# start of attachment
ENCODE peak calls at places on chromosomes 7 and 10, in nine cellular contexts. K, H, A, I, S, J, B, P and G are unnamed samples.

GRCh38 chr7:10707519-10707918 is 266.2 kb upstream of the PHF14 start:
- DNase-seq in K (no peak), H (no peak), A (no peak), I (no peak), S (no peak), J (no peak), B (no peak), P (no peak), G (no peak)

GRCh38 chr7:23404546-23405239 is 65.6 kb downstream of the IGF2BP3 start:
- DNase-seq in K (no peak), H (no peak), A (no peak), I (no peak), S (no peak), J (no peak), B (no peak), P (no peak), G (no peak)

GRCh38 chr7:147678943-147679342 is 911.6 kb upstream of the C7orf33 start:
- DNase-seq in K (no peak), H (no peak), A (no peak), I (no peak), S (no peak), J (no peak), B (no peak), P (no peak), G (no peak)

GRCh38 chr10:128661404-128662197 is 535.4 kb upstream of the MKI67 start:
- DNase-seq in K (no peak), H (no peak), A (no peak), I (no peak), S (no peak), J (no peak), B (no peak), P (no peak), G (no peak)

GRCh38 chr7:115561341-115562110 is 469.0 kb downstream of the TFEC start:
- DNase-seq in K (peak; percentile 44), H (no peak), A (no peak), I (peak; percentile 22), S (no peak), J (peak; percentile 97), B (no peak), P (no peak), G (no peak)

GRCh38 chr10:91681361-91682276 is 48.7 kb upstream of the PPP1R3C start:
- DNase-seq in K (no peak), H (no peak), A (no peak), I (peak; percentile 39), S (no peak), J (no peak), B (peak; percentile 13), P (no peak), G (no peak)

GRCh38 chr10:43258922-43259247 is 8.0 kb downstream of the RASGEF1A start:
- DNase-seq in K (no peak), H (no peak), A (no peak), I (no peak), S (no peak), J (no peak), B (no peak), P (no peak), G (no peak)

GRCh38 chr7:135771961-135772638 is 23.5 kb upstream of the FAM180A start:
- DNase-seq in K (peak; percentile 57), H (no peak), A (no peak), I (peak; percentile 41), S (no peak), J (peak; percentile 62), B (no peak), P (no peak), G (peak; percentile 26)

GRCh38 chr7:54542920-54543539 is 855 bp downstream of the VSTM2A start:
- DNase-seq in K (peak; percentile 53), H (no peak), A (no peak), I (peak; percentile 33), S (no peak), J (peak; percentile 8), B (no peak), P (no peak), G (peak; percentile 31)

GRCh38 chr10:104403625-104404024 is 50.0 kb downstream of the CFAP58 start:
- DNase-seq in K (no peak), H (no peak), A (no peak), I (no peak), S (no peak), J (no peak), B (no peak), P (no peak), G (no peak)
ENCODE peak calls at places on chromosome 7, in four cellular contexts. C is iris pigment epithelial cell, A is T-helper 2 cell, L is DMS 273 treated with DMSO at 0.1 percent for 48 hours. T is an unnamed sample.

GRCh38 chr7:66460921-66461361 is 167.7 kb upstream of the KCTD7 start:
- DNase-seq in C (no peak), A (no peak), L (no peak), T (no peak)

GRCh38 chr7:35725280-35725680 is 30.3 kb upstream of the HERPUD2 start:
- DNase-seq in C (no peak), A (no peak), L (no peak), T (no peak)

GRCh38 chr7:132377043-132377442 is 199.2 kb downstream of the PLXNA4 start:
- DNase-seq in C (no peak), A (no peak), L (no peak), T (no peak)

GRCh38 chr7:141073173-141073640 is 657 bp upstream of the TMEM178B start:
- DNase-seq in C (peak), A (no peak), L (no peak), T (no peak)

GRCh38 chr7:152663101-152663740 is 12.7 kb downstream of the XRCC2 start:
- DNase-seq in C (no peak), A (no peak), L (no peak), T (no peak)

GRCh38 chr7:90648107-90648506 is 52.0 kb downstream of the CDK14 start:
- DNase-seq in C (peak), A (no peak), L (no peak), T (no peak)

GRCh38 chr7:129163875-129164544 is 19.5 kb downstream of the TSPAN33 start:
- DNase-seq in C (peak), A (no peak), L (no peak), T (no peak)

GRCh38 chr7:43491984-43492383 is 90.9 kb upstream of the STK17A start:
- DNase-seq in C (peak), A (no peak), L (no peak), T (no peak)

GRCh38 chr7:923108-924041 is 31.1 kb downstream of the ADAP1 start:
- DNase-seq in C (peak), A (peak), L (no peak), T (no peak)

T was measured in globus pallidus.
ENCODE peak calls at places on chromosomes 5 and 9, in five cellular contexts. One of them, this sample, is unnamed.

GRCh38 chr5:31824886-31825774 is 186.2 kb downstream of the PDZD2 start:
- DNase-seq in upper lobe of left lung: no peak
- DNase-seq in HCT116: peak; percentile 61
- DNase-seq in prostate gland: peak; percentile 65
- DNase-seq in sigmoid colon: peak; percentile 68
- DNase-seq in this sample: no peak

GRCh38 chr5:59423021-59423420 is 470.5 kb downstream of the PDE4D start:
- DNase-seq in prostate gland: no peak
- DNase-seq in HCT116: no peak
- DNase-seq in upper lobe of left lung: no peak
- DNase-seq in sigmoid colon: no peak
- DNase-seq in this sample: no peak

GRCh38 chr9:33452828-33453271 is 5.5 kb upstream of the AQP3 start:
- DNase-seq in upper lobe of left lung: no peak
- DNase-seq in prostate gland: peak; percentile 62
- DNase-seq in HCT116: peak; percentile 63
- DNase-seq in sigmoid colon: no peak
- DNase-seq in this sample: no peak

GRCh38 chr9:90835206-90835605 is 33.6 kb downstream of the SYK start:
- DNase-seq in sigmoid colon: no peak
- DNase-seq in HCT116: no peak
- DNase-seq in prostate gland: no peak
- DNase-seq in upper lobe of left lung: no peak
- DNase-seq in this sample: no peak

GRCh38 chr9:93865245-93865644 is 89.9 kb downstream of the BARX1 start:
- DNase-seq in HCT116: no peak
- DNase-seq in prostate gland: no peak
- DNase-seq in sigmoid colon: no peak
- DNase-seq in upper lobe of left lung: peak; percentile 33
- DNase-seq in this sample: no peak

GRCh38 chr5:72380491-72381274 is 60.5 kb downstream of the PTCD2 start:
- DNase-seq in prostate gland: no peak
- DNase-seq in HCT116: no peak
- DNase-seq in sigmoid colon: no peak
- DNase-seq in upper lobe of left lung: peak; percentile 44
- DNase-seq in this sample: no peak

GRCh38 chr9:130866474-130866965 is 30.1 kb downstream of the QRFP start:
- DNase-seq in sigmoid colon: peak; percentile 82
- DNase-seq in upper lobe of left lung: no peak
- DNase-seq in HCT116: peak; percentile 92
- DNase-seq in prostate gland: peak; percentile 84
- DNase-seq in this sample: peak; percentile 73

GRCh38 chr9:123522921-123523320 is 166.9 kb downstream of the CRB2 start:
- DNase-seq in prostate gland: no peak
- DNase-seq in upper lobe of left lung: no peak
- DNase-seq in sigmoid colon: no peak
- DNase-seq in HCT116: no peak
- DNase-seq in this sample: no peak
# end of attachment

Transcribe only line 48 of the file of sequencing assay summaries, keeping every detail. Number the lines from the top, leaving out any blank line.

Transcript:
- DNase-seq in this sample: no peak